THE quest for love lies at the heart of this rather amusing play from Eye Opening Productions, showing at the quaint Barons Court Theatre in west London until June 25.
Although it’s overlong at just short of one and a half hours, Love (To) Bits is not without huge doses of wry humour and wit. It also forces you as a watcher to think about what love means to you. Have you found it? Have you discarded it? Are you better off without it?
Written and performed by talented, flamboyant and confident Ioana Goga, it tells the story of Cynthia and the boys and men (and one woman) she has had eyes for at various stages of her life, from the age of four onwards.
As we learn of her encounters and infatuations, we are given independent opinions on what love means to a whole string of characters – young and very old. Little vignettes, some of them witty, some not. At times, wittily delivered by Nadia Murgia who to her great credit stood in at short notice for Beatrice Bowden who had been struck down with Covid.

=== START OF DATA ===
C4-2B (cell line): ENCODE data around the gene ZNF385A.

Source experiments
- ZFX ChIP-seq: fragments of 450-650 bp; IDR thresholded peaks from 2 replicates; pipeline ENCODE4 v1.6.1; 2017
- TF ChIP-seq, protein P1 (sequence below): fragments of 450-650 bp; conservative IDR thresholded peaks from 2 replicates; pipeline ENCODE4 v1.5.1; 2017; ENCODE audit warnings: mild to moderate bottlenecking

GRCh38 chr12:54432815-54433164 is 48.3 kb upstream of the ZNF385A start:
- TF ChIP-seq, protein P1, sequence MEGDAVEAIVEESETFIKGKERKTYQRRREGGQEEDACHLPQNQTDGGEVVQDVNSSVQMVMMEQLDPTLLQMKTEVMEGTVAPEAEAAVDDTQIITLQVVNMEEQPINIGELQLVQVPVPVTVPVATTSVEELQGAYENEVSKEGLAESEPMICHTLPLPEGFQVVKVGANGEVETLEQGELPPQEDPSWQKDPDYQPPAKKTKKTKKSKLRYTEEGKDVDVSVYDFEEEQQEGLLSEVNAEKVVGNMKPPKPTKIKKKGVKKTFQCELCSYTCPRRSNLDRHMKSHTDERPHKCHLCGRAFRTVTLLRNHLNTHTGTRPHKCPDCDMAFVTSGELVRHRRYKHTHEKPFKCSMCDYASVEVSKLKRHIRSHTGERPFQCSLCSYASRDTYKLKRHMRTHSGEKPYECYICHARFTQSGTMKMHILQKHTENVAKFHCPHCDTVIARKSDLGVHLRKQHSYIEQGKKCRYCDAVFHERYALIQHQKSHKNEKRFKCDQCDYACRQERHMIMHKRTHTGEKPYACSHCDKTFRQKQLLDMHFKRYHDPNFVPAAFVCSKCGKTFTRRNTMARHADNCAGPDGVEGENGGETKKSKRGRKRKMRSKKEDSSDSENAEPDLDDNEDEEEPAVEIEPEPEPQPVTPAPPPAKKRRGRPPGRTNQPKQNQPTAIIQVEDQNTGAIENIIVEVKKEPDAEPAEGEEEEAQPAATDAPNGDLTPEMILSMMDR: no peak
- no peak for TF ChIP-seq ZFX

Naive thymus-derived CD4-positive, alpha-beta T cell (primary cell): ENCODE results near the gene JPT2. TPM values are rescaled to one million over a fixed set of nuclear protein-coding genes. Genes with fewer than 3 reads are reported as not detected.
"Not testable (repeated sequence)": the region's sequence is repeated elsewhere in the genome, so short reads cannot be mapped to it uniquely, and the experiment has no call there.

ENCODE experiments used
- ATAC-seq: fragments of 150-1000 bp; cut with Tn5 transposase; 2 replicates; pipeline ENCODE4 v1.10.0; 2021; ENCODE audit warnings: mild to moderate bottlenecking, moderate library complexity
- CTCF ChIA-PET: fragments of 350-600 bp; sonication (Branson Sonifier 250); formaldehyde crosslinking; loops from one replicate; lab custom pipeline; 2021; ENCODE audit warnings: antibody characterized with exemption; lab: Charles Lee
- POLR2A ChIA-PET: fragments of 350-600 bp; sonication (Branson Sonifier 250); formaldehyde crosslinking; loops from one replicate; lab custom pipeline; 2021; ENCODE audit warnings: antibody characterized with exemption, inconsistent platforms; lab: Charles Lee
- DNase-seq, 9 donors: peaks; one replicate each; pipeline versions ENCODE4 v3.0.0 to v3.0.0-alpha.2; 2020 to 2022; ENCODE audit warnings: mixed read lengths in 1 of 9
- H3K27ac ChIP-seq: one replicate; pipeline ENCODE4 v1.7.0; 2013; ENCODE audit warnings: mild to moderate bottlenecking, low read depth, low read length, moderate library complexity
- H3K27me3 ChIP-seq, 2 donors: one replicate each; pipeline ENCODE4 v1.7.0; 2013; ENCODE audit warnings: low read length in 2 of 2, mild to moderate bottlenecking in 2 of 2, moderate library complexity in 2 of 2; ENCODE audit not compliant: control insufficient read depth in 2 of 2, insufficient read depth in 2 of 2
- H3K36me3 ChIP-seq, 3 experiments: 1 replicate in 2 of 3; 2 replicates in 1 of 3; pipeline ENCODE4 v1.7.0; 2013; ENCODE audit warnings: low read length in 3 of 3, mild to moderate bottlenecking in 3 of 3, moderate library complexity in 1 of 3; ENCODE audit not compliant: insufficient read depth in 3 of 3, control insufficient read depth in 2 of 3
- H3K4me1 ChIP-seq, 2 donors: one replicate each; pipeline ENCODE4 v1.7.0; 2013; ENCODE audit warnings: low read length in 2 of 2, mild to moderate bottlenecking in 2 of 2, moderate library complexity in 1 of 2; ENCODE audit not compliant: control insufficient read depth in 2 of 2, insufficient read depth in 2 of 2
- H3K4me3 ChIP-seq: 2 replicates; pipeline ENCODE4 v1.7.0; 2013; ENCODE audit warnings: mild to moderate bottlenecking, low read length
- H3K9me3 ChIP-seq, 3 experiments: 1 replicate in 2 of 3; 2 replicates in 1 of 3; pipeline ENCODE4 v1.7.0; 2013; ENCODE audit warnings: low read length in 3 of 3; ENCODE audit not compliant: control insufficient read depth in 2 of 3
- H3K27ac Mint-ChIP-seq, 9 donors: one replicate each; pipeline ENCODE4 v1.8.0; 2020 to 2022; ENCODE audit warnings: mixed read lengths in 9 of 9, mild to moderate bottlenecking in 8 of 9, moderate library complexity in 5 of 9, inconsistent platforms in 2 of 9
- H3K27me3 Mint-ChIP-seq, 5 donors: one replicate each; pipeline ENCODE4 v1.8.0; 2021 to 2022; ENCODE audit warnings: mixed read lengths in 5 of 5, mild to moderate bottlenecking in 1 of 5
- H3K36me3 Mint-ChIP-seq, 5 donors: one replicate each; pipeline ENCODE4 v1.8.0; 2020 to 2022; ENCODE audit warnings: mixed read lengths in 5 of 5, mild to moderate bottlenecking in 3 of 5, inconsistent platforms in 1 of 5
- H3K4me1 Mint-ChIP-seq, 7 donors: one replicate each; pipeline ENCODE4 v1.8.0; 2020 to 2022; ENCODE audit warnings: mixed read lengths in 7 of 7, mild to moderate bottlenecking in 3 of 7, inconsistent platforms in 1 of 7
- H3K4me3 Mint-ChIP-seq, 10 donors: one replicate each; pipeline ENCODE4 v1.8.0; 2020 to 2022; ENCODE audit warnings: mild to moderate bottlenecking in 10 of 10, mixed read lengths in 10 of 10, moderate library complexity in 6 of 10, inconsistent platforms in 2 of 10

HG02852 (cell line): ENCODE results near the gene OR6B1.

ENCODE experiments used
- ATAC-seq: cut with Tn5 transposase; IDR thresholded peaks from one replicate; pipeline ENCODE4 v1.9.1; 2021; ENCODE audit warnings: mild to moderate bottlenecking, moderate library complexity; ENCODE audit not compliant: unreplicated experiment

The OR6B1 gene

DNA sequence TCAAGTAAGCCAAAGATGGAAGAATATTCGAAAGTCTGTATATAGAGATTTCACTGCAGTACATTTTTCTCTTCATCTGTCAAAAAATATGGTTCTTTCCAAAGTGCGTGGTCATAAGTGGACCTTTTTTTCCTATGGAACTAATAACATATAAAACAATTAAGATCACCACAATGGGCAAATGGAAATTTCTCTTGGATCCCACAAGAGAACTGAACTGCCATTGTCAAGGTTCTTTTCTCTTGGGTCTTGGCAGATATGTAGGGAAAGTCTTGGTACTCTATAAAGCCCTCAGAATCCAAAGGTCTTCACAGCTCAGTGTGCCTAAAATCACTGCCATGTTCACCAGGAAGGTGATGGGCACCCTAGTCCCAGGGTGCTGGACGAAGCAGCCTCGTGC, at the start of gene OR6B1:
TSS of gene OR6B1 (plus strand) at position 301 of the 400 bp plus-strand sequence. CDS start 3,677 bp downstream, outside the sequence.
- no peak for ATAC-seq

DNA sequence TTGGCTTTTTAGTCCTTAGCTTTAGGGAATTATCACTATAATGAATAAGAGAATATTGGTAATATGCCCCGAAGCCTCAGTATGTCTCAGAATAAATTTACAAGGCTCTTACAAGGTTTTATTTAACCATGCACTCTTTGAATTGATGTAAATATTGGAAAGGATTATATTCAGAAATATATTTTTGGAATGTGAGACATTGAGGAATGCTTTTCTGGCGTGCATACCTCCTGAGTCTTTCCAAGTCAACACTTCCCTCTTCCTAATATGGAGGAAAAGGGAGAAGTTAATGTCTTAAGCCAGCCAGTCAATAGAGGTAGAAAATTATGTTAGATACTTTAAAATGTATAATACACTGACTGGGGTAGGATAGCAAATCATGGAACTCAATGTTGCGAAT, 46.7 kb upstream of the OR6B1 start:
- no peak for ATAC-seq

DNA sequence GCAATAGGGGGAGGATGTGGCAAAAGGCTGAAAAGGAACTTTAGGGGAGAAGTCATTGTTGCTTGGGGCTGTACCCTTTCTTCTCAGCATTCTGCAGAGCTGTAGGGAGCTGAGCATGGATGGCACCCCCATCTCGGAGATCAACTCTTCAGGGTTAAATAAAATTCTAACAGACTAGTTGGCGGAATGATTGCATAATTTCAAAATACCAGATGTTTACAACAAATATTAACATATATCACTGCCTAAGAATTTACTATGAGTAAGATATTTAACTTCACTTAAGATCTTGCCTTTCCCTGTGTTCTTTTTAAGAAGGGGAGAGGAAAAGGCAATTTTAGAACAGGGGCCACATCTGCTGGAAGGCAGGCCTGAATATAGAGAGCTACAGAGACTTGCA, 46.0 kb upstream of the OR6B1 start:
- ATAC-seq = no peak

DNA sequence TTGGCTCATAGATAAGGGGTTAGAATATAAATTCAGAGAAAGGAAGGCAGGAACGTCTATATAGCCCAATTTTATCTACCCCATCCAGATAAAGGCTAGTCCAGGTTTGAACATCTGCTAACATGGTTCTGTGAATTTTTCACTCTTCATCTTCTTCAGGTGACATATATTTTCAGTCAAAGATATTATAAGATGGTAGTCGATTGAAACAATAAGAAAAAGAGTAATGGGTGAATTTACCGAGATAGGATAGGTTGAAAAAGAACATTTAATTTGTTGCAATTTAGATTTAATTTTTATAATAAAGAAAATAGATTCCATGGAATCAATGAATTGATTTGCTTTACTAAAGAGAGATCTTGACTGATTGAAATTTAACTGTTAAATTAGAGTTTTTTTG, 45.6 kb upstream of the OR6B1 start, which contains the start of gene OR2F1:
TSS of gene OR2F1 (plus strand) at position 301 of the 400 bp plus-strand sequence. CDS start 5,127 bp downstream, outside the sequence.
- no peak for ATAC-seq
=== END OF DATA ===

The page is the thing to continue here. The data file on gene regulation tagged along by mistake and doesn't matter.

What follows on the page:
The focus of the play centres around a defining relationship with Van (Tomas Howser), a university student two years her senior whom Cynthia meets at a nightclub.
It’s fraught from the start and it’s seldom without issues. Like all bonding, there are personal space matters that agitate them both. They are on-off like a light switch. Each part of their relationship is signalled by a board (held up by the irrepressible Murgia), telling us whether it’s the celebration of an anniversary we are about to watch or an impending argument.
Most of what is good about the play comes from Goga which is understandable given it’s mostly about Cynthia. She rushes on and off stage at a ferocious pace in her red skirt, opining away like a dervish.
Her character is needy. But is she better off with or without a man in her life? Is it more important to love, to be loved, or to love oneself? There are no straightforward answers.
Cynthia highlights what most of us discover as we journey through life: that the pursuit of love is a tricky business. It’s often found, but doesn’t always last. As for loving ourselves, it’s a battle for most of us.
An enjoyable play from a theatre company that packs a punch. It’s hard not to love chunks of it to bits.
Photos by Mike O